Last Update

2016-08-14T00:00:00.000Z

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Wrong Jack Rogers?

Jack D. Rogers

Direct Phone: (509) ***-****       

Email: r***@***.edu

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Washington State University

14204 NE Salmon Creek Ave.

Vancouver, Washington 98686

United States

Company Description

The WSU College of Business is accredited across all business disciplines at the baccalaureate, masters and doctoral levels by the Association to Advance Collegiate Schools of Business. Faculty across disciplines produce scholarly and applied research at ... more

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Background Information

Affiliations

Emeritus Member
Mycotaxon Ltd

Web References (3 Total References)


Mycotaxon: Advisory Board

www.mycotaxon.com [cached]

Jack D. Rogers (1990-1998) Dept. of Plant Pathology, Washington State Univ. Pullman, WA 99164 e-mail: rogers@wsu.edu


Washington State University ...

www.theolympian.com [cached]

Washington State University professor emeritus Jack D. Rogers, who has studied soil fungi for a half-century, said he was surprised to learn of valley fevers presence in Washington. He had assumed it was limited to the Southwest and parts of central America.

Because valley fever is hard to detect and often misdiagnosed by physicians who are not acquainted with it, its important to know where coccis range is expanding, Rogers said, calling valley fever by its scientific name.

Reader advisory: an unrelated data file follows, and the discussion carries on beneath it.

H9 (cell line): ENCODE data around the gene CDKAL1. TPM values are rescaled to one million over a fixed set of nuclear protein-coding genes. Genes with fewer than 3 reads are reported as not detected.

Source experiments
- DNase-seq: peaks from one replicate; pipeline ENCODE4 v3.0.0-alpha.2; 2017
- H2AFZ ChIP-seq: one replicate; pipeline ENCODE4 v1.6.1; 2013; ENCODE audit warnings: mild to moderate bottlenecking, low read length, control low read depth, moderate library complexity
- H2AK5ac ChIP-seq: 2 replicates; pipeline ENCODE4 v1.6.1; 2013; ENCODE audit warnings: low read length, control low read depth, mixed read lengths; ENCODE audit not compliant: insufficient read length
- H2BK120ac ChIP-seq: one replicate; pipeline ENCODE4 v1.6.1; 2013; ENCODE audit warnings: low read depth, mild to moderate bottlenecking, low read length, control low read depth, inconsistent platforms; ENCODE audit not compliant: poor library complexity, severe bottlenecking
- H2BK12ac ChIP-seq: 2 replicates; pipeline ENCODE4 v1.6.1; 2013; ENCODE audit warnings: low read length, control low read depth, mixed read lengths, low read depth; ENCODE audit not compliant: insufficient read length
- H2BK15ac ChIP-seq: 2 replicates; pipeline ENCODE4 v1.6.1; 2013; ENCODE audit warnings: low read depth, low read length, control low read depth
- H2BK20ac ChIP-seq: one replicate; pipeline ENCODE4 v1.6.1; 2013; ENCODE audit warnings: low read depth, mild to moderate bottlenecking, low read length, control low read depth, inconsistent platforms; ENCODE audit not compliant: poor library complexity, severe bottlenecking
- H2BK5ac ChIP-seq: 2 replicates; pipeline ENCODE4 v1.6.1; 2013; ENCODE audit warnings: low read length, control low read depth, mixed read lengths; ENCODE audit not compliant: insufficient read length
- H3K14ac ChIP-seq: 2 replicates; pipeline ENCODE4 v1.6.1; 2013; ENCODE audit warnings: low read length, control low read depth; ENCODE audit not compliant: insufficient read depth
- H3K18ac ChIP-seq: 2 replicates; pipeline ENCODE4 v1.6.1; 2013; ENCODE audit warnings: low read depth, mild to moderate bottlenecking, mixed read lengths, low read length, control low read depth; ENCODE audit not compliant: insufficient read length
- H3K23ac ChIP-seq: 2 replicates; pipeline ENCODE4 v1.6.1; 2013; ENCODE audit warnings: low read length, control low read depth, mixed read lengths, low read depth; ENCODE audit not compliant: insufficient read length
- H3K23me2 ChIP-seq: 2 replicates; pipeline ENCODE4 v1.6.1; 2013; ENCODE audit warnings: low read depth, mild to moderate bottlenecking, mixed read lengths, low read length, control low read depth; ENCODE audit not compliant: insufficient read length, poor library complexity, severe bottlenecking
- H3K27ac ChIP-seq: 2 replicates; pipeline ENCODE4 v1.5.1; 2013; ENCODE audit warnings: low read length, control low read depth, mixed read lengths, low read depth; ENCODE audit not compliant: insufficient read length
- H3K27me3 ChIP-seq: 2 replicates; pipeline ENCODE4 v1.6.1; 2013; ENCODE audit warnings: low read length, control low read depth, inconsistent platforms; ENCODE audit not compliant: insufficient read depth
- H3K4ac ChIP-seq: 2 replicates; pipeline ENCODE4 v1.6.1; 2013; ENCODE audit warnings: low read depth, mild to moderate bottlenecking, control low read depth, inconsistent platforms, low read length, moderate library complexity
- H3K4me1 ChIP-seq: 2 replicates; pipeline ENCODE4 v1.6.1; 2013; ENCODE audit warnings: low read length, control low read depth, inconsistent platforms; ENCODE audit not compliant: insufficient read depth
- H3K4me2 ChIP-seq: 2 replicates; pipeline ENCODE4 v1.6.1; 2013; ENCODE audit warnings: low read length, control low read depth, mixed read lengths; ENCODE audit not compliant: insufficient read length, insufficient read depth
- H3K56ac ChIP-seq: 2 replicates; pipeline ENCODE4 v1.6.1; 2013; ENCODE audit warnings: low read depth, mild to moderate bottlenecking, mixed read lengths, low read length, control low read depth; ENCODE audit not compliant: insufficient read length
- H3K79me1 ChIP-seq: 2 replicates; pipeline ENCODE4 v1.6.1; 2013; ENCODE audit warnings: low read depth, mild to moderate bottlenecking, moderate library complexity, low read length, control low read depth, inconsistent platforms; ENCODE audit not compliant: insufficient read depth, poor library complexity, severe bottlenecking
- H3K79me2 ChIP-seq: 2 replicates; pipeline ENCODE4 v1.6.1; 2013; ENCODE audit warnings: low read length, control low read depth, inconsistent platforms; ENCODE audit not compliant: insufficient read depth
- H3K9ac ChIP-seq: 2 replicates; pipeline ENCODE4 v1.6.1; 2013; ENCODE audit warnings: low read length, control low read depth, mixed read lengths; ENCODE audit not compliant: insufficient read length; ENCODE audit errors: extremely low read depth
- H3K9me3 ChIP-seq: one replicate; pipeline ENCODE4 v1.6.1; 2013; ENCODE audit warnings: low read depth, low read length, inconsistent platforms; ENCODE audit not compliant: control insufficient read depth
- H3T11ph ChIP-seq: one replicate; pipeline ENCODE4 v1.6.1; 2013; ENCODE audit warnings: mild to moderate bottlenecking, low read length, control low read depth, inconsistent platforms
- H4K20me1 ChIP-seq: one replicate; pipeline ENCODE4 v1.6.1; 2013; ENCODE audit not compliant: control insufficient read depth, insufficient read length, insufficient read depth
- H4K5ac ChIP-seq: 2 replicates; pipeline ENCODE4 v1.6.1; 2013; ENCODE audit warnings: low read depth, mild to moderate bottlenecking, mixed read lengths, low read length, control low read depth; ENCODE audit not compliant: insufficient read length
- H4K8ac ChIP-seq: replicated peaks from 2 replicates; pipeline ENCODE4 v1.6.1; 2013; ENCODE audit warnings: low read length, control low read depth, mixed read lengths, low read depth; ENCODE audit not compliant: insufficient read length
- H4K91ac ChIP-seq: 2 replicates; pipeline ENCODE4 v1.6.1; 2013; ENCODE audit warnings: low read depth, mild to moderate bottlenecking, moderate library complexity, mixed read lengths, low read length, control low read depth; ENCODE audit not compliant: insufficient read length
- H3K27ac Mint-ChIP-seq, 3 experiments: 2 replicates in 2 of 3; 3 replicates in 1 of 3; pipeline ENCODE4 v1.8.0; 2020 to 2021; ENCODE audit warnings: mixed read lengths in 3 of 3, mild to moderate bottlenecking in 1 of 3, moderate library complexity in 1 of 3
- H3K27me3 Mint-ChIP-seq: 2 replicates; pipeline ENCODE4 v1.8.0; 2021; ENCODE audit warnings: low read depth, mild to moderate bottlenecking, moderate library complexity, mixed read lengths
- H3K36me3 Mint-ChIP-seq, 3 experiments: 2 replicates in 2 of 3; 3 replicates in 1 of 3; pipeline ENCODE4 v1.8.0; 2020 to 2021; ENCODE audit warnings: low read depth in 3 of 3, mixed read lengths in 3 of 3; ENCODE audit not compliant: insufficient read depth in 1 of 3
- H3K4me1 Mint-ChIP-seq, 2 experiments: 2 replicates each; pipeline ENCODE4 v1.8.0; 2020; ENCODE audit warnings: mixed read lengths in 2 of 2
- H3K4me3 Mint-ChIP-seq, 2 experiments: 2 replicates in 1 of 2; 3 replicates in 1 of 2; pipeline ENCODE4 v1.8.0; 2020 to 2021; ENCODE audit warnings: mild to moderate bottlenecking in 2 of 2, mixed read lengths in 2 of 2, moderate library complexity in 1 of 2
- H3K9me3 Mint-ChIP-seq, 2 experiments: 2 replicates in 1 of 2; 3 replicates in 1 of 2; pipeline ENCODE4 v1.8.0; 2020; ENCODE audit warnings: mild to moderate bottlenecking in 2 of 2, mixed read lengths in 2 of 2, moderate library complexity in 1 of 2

Changing weather conditions, population sprawl that disrupts the soil and a possible rodent host moving north in search of habitat could explain its move into Washington, Rogers said.


Washington State University ...

www.sfgate.com [cached]

Washington State University professor emeritus Jack D. Rogers, who has studied soil fungi for a half-century, said he was surprised to learn of valley fever's presence in Washington. He had assumed it was limited to the Southwest and parts of central America.

"Because valley fever is hard to detect and often misdiagnosed by physicians who are not acquainted with it, it's important to know where cocci's range is expanding," Rogers said, calling valley fever by its scientific name.
Changing weather conditions, population sprawl that disrupts the soil and a possible rodent host moving north in search of habitat could explain its move into Washington, Rogers said.

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